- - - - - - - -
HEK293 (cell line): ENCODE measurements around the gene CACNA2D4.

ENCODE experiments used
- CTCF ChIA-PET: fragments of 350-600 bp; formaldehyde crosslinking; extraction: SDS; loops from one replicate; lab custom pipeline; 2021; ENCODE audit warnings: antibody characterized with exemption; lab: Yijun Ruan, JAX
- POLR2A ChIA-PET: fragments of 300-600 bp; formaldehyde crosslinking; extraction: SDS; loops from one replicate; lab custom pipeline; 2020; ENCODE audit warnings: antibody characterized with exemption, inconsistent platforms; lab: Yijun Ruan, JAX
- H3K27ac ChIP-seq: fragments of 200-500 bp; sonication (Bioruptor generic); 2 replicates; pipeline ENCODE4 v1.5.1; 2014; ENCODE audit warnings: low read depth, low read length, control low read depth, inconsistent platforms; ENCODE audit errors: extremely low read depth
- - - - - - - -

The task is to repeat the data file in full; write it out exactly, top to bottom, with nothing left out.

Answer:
HEK293 (cell line): ENCODE measurements around the gene CACNA2D4.

ENCODE experiments used
- CTCF ChIA-PET: fragments of 350-600 bp; formaldehyde crosslinking; extraction: SDS; loops from one replicate; lab custom pipeline; 2021; ENCODE audit warnings: antibody characterized with exemption; lab: Yijun Ruan, JAX
- POLR2A ChIA-PET: fragments of 300-600 bp; formaldehyde crosslinking; extraction: SDS; loops from one replicate; lab custom pipeline; 2020; ENCODE audit warnings: antibody characterized with exemption, inconsistent platforms; lab: Yijun Ruan, JAX
- H3K27ac ChIP-seq: fragments of 200-500 bp; sonication (Bioruptor generic); 2 replicates; pipeline ENCODE4 v1.5.1; 2014; ENCODE audit warnings: low read depth, low read length, control low read depth, inconsistent platforms; ENCODE audit errors: extremely low read depth